Today’s FLSA Question: I recently read that a small village outside of Chicago decided to privatize its fire service in an effort to reduce costs. In particular village leaders claimed the overtime obligations for village firefighters was too high and by privatizing fire services the village would save significant money while maintaining the same daily staffing. I would think private firefighters would be subject to the same FLSA requirements as the village firefighters, no? Can a city or town reduce overtime costs simply by privatizing fire services?
Answer: That is a good question with an answer that might surprise you. Private fire departments—private for-profit companies contracted to provide fire or EMS services to a community—do not qualify for any of the special rules Congress and the Department of Labor (DOL) created specifically with the intent of helping cities and towns avoid paying overtime to public employees. As a general rule, the only way for a city or town to reduce overtime costs through privatization is by either reducing on-duty staffing levels or drastically reducing firefighters’ wages.
Let’s look at three critical distinctions in how the FLSA and DOL regulations treat public agency fire departments different from their private counterparts.
The Public Option & the FLSA
The FLSA allows public agency fire departments to utilize the §207(k) partial overtime exemption for its firefighters. The §207(k) overtime exemption allows public agency fire departments significant overtime relief in two ways: First, it increases the number of hours a firefighter must work before being eligible for FLSA overtime; and second, it increases the FLSA’s standard 7-day workweek, to work periods that can be as long as 28 days.
For example, a public agency fire department that has adopted a 28-day work period is only required to pay FLSA overtime to firefighters for hours worked over 212 in that 28 days. In comparison, traditional FLSA rules require an employer pay overtime to an employee for all hours worked over 40 every 7 days. In theory, the §207(k) firefighter can work 80, 90, or even 100 hours in the first week of the work period and receive zero overtime by simply taking a day-or-two off a full three weeks later. This is a huge advantage to both the fire department and the taxpayer.
Next, public agency fire departments can opt to provide compensatory time in lieu of providing FLSA overtime pay for firefighters. In theory, properly staffed public agency fire departments can avoid paying firefighters any overtime by simply providing paid time off to the firefighter at some point in the future. Click here for more information on comp time.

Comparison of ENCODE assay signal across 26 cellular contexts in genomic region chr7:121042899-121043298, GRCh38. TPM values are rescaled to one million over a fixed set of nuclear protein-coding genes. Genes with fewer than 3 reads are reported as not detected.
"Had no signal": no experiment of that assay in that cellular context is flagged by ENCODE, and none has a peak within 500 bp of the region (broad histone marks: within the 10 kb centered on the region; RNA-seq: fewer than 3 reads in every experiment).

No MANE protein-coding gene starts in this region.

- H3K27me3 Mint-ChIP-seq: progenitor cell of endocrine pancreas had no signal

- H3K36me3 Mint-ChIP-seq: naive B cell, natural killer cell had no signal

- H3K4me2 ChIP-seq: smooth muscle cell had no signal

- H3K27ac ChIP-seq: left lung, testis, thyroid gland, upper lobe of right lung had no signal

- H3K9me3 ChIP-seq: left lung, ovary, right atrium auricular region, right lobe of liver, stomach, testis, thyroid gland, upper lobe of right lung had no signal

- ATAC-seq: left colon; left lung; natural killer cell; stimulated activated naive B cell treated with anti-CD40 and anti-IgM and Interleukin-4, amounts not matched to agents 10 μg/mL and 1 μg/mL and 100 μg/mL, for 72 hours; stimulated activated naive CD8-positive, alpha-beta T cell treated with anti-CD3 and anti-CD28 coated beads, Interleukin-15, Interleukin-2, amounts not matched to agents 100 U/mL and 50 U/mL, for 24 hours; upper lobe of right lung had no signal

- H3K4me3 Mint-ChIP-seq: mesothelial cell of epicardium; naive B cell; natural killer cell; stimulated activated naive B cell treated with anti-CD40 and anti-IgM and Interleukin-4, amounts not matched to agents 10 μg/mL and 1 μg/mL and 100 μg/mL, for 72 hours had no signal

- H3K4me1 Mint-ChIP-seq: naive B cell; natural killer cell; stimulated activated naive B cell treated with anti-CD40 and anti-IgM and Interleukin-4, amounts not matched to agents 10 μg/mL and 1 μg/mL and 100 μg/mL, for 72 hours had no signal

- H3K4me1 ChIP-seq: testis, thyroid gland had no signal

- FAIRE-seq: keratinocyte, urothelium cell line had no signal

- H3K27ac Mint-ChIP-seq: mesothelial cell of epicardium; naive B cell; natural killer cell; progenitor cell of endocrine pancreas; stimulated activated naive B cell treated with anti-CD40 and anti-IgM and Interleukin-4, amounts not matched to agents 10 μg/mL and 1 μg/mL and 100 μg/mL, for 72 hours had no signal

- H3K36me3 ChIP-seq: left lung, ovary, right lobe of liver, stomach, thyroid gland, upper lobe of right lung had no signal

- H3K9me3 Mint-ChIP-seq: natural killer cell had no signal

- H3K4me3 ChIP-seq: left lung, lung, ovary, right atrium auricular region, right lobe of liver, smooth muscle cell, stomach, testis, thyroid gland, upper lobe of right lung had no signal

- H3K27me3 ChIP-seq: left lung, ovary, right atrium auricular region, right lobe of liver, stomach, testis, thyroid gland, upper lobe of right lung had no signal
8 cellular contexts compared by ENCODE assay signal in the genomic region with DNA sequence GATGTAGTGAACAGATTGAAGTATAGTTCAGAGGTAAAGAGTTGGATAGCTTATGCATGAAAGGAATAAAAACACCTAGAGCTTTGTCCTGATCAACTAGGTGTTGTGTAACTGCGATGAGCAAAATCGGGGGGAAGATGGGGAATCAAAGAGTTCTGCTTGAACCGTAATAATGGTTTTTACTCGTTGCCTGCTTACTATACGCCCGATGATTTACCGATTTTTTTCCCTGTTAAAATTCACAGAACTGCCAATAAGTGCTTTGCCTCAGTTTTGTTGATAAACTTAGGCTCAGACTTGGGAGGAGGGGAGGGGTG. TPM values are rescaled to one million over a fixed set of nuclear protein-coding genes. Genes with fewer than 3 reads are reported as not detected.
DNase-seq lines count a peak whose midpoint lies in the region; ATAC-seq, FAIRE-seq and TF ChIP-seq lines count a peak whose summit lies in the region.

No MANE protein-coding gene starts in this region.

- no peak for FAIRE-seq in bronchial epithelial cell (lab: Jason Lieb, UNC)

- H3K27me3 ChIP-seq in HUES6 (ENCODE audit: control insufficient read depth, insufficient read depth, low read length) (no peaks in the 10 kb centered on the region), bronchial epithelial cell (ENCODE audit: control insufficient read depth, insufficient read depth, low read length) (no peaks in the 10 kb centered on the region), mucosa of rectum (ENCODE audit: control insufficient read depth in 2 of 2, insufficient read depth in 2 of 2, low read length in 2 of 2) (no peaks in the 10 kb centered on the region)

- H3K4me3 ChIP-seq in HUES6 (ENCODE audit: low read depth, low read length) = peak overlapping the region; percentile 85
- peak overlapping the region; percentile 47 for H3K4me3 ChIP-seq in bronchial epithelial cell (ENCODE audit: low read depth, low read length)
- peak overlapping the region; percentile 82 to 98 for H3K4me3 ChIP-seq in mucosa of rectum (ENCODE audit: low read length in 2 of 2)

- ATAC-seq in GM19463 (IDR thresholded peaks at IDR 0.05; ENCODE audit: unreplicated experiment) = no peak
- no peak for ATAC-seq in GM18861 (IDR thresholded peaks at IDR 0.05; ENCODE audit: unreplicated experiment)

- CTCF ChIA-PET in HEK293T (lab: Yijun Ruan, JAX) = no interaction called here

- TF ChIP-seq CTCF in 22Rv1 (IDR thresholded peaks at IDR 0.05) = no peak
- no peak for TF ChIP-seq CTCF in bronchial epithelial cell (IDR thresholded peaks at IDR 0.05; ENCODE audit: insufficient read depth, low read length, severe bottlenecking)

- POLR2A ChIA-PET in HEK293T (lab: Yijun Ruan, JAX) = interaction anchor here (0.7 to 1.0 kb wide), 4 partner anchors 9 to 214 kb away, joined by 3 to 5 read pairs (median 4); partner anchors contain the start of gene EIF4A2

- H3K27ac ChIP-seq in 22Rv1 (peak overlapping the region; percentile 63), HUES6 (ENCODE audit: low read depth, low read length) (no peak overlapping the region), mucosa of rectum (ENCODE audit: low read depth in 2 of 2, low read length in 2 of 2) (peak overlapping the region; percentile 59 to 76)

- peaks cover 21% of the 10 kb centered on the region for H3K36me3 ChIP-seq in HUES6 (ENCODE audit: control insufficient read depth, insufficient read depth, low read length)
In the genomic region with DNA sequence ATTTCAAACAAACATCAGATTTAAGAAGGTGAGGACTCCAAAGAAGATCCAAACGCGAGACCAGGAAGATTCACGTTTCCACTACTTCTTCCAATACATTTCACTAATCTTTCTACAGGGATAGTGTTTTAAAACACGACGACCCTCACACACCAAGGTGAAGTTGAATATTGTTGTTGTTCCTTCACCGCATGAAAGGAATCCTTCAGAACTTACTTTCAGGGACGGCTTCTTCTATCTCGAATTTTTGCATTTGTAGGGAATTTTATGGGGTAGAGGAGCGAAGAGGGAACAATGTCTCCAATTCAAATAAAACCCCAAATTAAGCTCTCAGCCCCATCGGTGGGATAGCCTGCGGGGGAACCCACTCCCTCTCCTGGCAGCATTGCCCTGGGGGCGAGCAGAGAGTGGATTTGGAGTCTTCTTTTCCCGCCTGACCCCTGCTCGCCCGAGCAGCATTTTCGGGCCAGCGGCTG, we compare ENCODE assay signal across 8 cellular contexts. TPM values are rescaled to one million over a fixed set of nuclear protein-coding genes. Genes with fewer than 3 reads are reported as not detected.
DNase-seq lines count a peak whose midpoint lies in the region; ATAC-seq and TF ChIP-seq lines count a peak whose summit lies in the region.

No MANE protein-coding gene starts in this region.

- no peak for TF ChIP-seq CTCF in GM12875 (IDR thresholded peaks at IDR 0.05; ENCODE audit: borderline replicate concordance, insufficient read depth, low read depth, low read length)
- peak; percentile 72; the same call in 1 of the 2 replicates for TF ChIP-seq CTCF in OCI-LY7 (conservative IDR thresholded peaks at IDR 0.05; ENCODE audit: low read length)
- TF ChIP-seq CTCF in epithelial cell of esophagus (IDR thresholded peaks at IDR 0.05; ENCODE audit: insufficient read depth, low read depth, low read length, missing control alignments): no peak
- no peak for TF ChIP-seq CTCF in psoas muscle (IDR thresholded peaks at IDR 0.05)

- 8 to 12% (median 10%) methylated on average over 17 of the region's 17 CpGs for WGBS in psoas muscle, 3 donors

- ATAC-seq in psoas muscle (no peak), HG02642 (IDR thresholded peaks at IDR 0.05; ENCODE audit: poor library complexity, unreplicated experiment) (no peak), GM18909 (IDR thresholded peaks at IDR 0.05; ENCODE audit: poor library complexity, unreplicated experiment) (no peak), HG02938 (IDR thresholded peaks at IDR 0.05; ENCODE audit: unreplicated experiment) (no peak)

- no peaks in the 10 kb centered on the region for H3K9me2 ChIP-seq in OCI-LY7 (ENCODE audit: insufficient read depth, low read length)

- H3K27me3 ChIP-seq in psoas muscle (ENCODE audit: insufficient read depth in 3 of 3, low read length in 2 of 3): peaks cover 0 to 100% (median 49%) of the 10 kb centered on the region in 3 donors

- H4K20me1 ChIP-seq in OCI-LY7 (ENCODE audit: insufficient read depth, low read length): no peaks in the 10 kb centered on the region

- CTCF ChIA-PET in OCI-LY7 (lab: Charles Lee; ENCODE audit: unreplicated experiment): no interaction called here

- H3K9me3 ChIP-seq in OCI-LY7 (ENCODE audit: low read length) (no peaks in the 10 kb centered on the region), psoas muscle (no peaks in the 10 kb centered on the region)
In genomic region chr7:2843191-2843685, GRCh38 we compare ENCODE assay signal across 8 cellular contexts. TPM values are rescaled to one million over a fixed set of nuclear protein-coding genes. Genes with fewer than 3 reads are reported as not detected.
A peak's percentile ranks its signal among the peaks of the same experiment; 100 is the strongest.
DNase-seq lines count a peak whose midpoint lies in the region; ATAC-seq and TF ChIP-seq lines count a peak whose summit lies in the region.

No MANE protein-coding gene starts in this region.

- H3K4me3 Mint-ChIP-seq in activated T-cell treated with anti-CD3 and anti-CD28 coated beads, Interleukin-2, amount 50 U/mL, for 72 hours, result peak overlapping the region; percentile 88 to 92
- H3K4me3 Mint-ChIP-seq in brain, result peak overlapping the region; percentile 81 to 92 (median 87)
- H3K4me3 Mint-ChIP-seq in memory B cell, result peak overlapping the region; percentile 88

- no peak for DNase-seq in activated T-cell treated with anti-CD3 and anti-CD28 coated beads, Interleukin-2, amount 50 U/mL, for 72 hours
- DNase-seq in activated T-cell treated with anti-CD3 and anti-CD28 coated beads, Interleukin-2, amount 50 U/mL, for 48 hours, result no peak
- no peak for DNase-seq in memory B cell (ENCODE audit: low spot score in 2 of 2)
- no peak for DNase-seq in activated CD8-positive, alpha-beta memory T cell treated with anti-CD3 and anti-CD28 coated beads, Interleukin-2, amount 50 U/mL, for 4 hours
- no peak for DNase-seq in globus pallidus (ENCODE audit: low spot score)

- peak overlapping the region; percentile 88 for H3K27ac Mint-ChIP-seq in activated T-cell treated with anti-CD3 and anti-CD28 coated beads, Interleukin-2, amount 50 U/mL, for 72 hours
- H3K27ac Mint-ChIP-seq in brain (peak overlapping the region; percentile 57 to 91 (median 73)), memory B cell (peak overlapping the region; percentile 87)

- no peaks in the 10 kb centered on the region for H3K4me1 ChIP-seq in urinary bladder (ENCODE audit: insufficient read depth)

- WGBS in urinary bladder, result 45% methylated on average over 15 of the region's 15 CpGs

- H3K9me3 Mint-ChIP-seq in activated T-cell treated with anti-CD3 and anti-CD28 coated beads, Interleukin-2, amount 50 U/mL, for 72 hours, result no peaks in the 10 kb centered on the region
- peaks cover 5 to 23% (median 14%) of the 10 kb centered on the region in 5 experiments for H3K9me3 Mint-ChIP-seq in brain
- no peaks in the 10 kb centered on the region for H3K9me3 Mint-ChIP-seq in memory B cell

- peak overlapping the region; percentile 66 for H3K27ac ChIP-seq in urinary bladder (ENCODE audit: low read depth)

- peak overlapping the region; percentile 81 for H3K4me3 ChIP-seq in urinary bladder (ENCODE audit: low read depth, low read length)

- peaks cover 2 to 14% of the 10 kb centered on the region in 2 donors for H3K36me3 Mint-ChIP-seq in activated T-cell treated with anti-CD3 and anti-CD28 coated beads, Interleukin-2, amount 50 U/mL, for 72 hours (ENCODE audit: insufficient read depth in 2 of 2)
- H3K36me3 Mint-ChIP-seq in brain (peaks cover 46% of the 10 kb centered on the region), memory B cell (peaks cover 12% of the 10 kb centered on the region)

Finally, public agency firefighters can substitute freely for each other’s assigned work shifts with zero FLSA overtime implications. This provides a benefit to both the firefighter and the fire department. Click here for more information on firefighter substitutions.
The Private Option
As a general rule the FLSA requires private fire departments pay firefighters overtime for all hours worked over 40 in a 7-day workweek. Private fire departments cannot claim the §207(k) overtime exemption or utilize FLSA comp time as methods of controlling the costs of firefighter overtime. Additionally, private firefighters cannot substitute for each other, like their public-agency counterparts.
Think of the financial implications of paying a firefighter working 24-hour shifts overtime after working only 40 hours every 7 days. Especially in light of the public-agency only FLSA rules discussed above.
Additionally, private fire departments will likely face increases in other non-overtime related expenses. Costs associated with workers’ compensation and liability insurance can be crippling for private fire departments, especially when compared to cheaper public sector alternatives.
Moving forward, it will be interesting to monitor the annual costs for fire protection for this village outside of Chicago. Historically speaking, privatization can provide short term savings. However, most of that savings is attributable to cutting salaries and/or personnel and when analyzed over the long-term these costs tend to eventually increase.